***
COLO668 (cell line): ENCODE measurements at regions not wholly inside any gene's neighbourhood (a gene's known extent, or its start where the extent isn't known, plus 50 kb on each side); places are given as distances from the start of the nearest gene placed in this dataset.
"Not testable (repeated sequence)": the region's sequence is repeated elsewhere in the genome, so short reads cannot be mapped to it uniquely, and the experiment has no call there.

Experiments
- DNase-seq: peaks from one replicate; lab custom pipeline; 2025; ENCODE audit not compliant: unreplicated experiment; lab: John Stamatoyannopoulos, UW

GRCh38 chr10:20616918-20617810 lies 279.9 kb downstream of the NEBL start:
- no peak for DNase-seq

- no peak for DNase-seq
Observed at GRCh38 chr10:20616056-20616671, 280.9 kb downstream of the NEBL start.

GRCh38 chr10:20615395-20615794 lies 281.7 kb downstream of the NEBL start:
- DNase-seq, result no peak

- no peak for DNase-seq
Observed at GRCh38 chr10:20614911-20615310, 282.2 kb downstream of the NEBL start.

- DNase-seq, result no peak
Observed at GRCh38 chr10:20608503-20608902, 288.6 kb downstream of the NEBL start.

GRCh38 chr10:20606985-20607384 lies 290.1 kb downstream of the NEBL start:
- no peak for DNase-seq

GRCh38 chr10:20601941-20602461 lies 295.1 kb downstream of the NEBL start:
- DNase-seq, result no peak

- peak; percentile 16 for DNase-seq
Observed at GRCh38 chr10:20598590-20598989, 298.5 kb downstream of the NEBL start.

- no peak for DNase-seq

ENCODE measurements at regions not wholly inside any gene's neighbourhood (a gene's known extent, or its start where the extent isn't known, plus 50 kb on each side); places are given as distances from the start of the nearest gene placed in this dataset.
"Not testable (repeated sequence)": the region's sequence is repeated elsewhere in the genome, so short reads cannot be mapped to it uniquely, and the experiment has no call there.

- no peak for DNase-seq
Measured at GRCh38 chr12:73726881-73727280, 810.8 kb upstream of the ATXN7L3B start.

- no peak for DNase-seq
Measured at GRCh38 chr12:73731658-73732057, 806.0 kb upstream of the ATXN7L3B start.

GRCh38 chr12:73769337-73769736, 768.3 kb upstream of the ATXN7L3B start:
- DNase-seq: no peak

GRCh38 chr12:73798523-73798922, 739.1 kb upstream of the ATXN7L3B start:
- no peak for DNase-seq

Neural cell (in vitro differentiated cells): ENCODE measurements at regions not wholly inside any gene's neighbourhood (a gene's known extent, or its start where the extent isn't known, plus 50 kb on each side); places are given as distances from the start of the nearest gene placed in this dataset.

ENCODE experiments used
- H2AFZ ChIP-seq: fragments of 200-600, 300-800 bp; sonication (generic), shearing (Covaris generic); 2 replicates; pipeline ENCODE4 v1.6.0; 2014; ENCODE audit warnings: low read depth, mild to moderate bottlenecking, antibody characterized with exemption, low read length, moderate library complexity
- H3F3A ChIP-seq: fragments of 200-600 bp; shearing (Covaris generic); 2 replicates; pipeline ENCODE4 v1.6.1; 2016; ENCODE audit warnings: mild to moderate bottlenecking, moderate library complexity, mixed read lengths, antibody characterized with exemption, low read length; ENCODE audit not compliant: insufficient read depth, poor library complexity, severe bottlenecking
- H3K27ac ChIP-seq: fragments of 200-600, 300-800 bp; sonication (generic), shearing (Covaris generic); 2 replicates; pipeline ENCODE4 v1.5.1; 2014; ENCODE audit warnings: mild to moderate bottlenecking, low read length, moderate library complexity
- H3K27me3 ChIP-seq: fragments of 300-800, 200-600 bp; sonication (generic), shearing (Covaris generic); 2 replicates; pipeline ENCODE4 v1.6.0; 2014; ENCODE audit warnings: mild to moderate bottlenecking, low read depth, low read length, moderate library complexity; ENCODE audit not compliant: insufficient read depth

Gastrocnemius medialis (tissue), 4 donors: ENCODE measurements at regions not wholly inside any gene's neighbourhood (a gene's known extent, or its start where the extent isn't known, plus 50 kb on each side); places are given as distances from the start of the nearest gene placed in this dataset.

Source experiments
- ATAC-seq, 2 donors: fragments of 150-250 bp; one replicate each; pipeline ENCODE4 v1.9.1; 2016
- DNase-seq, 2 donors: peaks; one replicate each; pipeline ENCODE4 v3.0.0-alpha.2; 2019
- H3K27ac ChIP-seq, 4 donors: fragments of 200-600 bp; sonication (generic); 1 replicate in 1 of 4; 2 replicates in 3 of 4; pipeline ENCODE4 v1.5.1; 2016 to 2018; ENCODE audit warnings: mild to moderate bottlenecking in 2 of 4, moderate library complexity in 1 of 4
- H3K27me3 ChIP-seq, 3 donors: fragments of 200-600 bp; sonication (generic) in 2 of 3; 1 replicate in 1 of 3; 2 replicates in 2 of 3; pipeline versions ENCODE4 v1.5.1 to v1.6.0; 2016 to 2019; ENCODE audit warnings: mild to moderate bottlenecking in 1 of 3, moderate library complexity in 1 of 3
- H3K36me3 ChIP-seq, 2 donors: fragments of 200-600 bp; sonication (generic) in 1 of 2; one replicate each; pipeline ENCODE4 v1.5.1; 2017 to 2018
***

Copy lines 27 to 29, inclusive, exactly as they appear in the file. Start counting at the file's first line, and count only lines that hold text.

Measured at GRCh38 chr12:73731658-73732057, 806.0 kb upstream of the ATXN7L3B start.

GRCh38 chr12:73769337-73769736, 768.3 kb upstream of the ATXN7L3B start:
- DNase-seq: no peak